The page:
(CBS) — Defense Secretary Lloyd Austin has established a working group to further study the scope of the problem of extremism in the ranks and outlined immediate actions in a memo he issued Friday.
The new directive calls for immediate actions like updating screening questionnaires and reviewing the definition of prohibited extremist behavior. The Countering Extremist Working Group will look at longer-term efforts like reviewing the Uniformed Code of Military Justice and better facilitating the sharing of information between law enforcement and the military.
In the wake of the assault on the Capitol in January, the Pentagon has made countering extremism one of its top priorities. CBS News has reported at least 37 current or former military members have been arrested in relation to the attack on the Capitol on January 6.
The services are also being immediately directed to include training for individuals separating or retiring from the military on the potential for targeting of service members by extremist groups.
“There’s definitely a sense that more needs to be done to educate and inform transitioning members about who and what are waiting for them on the other side,” Pentagon spokesman John Kirby told reporters Friday.
The new directive follows the stand down Austin ordered in February to enable the services to address extremism in the ranks and to hear from service members about the scope of the problem.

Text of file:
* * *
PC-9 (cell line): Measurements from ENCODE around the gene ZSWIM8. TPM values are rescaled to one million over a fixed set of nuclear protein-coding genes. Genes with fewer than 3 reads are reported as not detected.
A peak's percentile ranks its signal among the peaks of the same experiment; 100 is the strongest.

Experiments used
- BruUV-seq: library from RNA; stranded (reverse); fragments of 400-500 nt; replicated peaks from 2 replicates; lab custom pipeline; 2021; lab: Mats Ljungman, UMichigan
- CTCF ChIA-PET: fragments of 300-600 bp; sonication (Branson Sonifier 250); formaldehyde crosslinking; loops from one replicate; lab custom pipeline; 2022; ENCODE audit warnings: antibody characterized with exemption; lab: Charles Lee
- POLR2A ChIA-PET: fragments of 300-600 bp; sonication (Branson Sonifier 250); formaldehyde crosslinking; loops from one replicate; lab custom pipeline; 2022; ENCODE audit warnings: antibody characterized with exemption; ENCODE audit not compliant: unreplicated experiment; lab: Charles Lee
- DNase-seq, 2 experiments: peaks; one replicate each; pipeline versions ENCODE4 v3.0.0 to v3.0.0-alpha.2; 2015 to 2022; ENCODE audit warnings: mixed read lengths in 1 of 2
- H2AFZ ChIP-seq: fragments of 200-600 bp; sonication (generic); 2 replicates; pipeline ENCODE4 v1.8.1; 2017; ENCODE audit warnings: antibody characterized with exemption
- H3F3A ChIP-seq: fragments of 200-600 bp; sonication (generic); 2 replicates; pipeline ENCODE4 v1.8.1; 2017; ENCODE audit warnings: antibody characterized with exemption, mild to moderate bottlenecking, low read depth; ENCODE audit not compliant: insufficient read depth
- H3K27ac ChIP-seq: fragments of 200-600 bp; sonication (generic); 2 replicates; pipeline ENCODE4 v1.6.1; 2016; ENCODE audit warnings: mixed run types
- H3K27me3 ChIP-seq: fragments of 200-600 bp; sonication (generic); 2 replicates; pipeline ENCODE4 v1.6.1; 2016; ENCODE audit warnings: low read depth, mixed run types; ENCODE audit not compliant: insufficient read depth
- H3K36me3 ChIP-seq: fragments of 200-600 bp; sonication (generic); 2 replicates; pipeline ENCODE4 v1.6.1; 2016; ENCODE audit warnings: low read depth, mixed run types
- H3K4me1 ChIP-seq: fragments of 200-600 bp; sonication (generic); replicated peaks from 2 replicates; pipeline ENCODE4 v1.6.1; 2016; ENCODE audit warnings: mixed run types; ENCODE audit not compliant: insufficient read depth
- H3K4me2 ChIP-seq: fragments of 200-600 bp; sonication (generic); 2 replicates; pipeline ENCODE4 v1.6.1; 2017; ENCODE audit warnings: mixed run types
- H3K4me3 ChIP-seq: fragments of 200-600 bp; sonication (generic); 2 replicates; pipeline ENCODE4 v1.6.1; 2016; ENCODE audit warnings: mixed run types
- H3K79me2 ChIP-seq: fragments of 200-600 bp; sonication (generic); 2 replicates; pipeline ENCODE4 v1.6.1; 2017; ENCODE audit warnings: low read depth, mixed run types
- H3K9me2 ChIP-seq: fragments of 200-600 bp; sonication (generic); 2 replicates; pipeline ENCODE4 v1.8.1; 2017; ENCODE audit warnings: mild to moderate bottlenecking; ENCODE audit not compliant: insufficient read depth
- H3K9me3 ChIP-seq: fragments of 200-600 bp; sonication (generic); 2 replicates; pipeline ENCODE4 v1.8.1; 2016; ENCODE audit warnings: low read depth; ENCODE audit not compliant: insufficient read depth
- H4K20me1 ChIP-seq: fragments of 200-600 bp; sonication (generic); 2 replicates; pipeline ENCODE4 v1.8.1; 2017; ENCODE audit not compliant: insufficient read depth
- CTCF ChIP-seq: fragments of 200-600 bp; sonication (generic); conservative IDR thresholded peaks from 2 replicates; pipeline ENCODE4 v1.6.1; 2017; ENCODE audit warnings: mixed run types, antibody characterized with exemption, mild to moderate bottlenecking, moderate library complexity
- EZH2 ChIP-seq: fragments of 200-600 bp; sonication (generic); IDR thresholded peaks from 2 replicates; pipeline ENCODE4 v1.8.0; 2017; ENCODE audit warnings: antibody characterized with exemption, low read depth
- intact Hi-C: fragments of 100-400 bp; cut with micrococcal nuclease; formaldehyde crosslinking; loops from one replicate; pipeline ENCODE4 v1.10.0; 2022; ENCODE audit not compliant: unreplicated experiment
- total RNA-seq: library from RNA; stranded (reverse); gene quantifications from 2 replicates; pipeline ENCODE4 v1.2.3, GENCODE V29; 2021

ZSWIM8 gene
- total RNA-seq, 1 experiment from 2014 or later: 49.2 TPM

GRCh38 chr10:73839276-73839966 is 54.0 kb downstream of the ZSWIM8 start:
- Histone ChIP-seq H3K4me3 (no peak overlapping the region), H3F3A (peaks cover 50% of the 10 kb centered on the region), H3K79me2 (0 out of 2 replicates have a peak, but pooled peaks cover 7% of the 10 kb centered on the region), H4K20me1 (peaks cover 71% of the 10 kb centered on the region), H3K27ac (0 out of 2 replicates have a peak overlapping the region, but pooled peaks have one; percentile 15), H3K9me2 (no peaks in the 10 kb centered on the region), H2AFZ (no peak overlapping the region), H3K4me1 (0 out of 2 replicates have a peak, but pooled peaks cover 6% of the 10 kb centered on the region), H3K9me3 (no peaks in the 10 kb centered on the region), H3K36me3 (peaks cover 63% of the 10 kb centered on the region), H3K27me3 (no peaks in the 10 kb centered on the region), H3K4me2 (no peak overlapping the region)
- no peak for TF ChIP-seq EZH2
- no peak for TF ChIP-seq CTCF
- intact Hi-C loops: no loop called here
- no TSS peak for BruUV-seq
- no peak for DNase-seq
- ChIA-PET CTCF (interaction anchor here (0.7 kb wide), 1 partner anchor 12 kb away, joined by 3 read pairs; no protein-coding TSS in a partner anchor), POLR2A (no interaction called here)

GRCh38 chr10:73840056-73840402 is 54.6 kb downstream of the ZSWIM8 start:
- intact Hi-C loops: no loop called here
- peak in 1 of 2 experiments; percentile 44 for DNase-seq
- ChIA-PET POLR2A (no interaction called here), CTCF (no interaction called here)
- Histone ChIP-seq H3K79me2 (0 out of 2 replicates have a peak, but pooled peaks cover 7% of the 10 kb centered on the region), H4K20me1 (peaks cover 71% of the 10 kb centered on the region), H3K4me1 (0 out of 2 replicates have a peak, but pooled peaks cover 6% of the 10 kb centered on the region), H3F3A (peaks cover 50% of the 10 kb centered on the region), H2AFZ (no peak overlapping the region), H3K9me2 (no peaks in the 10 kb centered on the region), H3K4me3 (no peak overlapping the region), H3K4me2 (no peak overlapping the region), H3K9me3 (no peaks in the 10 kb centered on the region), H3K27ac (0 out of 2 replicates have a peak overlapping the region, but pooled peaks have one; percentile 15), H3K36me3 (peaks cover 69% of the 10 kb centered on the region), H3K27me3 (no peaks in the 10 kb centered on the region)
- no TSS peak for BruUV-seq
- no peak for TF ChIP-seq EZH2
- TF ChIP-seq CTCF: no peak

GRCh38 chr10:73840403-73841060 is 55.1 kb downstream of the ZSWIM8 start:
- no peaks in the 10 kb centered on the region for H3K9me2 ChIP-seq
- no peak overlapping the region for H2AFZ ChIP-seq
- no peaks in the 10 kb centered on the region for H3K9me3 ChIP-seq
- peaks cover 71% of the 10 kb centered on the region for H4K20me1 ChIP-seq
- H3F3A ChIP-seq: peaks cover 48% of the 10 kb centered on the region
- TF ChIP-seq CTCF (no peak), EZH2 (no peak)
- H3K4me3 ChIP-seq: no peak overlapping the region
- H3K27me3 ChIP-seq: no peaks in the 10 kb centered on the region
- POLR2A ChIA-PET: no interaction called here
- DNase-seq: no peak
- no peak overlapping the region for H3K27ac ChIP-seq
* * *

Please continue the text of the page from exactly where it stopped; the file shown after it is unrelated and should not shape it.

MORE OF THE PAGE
Austin met with secretaries of the armed services Friday morning to receive feedback on the stand downs, according to Kirby. The secretaries said that their members acknowledged that it’s a problem and listened to stories of personal experiences with it.
Kirby said the Pentagon is still reviewing what was learned in the stand downs but has identified critical initial steps, which Austin included in the directive Friday. One of the immediate actions is to create a commission to study the scope of the problem because of the lack of available data.
The Countering Extremism Working Group in the Department will be led by the new senior adviser on Human Capital and Diversity, Equity, and Inclusion Bishop Garrison.
Among the issues the working group will consider is whether to prohibit membership to an extremist group. Currently, active participation in extremist groups, which includes fundraising, rallying and recruiting, is banned.